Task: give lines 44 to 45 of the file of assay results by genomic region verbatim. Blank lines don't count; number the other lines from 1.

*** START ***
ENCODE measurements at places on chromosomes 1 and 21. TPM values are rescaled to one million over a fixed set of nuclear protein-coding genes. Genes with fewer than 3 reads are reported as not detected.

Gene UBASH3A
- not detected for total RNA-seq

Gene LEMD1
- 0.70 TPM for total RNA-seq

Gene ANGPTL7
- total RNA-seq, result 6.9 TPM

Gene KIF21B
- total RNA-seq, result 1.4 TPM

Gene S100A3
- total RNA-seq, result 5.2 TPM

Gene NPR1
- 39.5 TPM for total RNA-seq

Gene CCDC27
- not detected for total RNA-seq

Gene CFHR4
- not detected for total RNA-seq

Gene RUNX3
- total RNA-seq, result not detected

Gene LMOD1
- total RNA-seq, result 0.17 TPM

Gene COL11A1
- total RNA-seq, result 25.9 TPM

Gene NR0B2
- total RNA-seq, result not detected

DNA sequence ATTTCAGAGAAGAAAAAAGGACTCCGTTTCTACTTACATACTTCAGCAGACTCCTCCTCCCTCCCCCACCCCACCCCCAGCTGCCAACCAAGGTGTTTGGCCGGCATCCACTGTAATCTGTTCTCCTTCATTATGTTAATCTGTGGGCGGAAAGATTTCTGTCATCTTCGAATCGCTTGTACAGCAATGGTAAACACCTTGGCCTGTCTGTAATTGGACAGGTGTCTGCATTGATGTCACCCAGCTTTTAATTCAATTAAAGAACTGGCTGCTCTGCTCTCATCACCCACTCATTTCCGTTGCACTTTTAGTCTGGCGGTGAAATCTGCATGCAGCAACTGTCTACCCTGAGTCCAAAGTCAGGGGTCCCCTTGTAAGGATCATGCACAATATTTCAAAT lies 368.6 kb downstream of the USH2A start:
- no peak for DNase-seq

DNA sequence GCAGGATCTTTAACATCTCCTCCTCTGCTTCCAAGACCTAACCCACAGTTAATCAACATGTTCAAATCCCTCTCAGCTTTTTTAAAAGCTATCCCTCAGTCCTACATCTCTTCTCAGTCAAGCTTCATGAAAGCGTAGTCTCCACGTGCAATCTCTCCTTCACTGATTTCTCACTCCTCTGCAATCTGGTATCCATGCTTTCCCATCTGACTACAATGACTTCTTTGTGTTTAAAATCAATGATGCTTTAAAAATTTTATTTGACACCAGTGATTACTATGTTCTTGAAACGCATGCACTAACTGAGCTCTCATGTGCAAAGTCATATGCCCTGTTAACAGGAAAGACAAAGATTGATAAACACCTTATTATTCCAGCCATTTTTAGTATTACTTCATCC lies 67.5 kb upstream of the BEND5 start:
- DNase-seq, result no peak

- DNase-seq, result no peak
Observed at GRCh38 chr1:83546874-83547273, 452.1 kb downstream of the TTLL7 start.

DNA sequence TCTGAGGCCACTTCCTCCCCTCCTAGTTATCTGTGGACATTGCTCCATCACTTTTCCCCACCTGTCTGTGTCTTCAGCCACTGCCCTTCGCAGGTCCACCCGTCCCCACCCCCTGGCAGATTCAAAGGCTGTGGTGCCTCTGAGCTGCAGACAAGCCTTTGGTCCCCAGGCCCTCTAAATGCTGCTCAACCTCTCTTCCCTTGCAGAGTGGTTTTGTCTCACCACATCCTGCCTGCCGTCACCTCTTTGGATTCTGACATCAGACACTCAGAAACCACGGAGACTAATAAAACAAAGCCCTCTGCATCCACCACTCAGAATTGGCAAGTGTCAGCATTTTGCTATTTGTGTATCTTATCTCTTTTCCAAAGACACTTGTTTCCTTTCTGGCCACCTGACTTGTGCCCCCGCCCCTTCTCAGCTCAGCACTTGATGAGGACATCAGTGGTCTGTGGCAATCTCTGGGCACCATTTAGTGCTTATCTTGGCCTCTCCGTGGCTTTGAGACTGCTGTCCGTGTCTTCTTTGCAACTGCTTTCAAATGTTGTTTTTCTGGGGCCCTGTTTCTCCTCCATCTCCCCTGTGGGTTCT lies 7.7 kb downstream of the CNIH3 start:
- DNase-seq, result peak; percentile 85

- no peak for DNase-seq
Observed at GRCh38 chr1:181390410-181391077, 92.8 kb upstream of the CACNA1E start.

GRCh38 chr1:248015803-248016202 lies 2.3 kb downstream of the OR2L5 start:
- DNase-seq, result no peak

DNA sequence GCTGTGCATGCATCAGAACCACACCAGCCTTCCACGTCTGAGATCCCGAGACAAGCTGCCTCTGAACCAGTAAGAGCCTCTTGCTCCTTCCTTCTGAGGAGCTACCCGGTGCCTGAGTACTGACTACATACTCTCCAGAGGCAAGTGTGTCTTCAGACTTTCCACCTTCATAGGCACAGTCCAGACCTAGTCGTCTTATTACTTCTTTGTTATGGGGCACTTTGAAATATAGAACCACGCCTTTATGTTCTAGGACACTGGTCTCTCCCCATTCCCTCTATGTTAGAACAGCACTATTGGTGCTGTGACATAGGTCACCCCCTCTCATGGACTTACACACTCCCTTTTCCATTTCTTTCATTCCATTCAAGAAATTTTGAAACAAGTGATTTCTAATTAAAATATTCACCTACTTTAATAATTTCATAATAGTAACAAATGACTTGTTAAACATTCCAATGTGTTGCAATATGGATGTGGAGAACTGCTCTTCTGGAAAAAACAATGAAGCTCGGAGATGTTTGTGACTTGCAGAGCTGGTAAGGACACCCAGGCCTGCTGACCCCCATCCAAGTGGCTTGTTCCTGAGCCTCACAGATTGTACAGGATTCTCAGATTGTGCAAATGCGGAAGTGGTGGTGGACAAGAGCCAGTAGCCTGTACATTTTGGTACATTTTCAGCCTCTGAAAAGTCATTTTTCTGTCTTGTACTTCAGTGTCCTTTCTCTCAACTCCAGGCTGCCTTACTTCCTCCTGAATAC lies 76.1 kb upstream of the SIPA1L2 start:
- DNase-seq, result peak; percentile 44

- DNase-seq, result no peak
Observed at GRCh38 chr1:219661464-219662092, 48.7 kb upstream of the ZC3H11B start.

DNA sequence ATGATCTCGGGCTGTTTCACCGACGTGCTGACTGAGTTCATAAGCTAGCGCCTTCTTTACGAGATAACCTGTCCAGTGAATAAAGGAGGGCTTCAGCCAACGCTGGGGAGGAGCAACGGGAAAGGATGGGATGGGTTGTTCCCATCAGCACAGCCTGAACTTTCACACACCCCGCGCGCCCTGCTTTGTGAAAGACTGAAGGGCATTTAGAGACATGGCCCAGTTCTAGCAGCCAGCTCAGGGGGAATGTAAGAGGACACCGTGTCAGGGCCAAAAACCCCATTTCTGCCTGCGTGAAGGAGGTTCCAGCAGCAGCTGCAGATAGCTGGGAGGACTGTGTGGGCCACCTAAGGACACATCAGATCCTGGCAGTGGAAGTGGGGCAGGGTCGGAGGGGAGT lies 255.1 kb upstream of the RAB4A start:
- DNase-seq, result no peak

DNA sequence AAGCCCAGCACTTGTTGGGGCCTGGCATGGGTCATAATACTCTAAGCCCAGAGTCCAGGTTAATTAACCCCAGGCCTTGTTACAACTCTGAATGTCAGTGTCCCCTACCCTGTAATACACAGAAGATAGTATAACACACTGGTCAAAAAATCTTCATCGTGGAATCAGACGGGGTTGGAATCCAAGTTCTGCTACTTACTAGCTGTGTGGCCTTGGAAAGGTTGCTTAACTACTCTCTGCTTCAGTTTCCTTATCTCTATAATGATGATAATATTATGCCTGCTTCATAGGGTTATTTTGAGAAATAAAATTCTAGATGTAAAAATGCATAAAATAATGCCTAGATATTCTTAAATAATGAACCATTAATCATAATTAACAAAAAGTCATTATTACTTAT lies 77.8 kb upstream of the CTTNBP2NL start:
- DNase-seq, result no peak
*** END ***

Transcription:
DNA sequence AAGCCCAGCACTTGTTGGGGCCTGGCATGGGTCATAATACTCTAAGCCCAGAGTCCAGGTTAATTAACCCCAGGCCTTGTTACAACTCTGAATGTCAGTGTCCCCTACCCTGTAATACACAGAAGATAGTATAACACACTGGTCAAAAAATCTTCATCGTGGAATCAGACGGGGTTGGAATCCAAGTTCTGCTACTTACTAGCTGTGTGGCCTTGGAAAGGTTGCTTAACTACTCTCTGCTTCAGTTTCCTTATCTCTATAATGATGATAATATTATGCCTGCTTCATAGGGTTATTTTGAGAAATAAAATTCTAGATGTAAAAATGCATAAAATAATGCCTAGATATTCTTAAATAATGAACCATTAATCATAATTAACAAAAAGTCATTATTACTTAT lies 77.8 kb upstream of the CTTNBP2NL start:
- DNase-seq, result no peak